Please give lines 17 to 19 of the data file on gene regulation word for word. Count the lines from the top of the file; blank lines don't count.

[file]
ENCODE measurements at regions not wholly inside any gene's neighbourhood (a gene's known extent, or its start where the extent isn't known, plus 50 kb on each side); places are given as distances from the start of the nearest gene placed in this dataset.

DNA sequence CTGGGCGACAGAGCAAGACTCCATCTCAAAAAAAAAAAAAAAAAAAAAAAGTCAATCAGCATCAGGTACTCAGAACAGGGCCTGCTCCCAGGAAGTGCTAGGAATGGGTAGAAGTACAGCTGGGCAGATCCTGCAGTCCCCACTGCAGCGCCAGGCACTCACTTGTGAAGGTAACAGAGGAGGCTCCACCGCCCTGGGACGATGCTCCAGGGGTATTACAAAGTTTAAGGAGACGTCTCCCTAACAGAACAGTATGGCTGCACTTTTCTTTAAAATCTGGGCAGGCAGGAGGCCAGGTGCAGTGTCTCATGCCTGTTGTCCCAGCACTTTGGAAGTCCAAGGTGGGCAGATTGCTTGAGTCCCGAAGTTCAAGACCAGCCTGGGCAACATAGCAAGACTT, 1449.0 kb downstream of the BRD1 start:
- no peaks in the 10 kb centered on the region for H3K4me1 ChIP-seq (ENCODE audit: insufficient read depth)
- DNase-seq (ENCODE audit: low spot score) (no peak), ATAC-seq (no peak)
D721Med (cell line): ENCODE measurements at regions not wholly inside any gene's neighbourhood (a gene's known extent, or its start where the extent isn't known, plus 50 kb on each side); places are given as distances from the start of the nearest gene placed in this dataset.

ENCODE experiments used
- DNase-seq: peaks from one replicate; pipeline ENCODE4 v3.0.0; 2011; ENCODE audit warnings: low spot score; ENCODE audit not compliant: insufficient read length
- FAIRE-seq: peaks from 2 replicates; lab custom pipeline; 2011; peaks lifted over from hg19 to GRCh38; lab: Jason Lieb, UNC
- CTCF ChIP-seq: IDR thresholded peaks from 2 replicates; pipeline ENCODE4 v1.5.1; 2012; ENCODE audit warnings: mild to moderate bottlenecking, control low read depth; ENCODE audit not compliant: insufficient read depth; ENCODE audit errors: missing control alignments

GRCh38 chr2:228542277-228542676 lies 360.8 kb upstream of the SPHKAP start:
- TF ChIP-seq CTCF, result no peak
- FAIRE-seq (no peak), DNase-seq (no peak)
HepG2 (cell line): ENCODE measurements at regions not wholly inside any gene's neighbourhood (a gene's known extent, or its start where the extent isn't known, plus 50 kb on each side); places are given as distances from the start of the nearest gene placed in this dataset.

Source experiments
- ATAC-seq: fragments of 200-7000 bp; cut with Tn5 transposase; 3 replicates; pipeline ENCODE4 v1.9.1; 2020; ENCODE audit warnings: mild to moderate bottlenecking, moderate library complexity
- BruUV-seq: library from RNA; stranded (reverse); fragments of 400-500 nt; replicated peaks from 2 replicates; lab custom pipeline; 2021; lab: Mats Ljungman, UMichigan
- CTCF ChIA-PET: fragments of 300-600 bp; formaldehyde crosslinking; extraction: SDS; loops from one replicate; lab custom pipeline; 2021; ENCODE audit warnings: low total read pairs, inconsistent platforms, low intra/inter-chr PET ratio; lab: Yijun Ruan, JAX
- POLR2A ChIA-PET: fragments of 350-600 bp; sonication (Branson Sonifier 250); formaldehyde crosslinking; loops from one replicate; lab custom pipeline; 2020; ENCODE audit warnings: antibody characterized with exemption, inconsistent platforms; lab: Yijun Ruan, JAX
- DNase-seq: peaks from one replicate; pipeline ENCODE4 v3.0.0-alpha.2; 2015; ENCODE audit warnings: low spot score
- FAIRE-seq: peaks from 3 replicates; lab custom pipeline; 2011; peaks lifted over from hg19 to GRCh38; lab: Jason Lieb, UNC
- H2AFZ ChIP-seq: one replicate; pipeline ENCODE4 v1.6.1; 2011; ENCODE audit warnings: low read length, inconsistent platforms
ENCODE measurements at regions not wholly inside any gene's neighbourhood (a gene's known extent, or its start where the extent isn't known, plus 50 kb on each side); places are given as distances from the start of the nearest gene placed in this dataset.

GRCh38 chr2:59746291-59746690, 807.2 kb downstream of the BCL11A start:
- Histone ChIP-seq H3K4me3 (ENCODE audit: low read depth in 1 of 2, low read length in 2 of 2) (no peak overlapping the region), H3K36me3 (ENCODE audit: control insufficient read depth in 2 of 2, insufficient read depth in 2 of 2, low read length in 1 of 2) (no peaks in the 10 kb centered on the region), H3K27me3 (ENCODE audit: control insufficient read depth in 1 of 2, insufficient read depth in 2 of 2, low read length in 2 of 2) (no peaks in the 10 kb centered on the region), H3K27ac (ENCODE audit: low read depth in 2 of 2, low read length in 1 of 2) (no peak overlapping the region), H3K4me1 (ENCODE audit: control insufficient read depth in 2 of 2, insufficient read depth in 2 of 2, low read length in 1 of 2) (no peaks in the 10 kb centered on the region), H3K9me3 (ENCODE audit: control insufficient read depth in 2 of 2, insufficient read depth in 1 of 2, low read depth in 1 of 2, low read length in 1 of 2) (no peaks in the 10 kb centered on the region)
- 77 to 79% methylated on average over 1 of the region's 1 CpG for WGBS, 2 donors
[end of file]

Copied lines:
- CTCF ChIA-PET: fragments of 300-600 bp; formaldehyde crosslinking; extraction: SDS; loops from one replicate; lab custom pipeline; 2021; ENCODE audit warnings: low total read pairs, inconsistent platforms, low intra/inter-chr PET ratio; lab: Yijun Ruan, JAX
- POLR2A ChIA-PET: fragments of 350-600 bp; sonication (Branson Sonifier 250); formaldehyde crosslinking; loops from one replicate; lab custom pipeline; 2020; ENCODE audit warnings: antibody characterized with exemption, inconsistent platforms; lab: Yijun Ruan, JAX
- DNase-seq: peaks from one replicate; pipeline ENCODE4 v3.0.0-alpha.2; 2015; ENCODE audit warnings: low spot score